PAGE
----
Re: xcdroast does no longer work with wodim: Who to blame?
On Thu, 5 Mar 2009, Matthew Johnson wrote:
On Thu Mar 05 17:23, Russell Coker wrote:
PS What contributions are you making to any free software projects? Please
note that trolling this mailing list doesn't count as a contribution.
I think you're being a little harsh Russell, but you're right
Bell, I don't think anyone anywhere disagrees that the copyright on
program source also applies to the binary form of the program, or to
other forms it may be converted into. Otherwise I would be able to
pirate Microsoft office without it being illegal. After all, I'm not
copying the source. Ditto with other forms of non-text works, I don't
think any judge in the world would consider the mp3 of the latest hits
any less copyrighted than the original and that's even a lossy
That is the question that "derivative works" raises, and my only claim was
that it was a question that all copyright law, whether in the US or in Europe
addresses in some for or another. However, exactly what constitutes derivative
work is an incredibly contentious issue and there are no clear rules. It is
quite possible that a judge could fine that linking program A to library B
does NOT make the result a derivative work of library B. Or he could find it
does. It is at present simply not known.
As I said, the SCO case revolves around what consititutes derivative work.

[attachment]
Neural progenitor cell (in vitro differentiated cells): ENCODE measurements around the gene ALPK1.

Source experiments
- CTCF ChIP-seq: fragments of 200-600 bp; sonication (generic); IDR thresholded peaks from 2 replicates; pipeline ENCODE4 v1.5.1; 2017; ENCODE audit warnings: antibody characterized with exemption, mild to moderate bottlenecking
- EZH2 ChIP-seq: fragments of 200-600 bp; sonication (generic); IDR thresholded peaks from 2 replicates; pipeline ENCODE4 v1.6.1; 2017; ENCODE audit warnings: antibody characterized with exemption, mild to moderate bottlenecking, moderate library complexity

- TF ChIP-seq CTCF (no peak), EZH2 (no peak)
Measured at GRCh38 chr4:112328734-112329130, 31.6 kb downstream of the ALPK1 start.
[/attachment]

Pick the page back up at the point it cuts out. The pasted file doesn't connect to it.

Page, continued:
It therefore follows that any binary inherits the copyright of all the
source components which went to create it, otherwise I could clearly
steal anyone's work merely by adding enough useless code to it.
Of course. That is precisely what copyright to some extent is supposed to do,
encourage others to build on the work. The consitition gives the Federal Gov't
in the US the right to set up copyright to encourage the creation of new
works, not just by protecting the author but by making the work public so
others can build on it. Copyright is a delicate balancing act, trading a
detested (in capitaist circles at least) for of ownership-- monopoly rights--
for public exposure exactly so others can build on it. When does that building
infringe on the monopoly rights? That is tough question which the courts are
constantly battling with.
Hence we reach the same conclusion that Debian did some time ago.
Debian's conclusion comes uncomfortably near to SCO's conclusion, that
derivative works are created if there is any whiff of prior contact.
A library is written to be used and to be linked to other programs. That is
its purpose. To argue that in so doing it infects the linking program and
makes it a derivative work could be dangerous, but at the least could be
argued, and has been argued by reasonable people.
William G. Unruh | Canadian Institute for| Tel: +1(604)822-3273
Physics&Astronomy | Advanced Research | Fax: +1(604)822-5324
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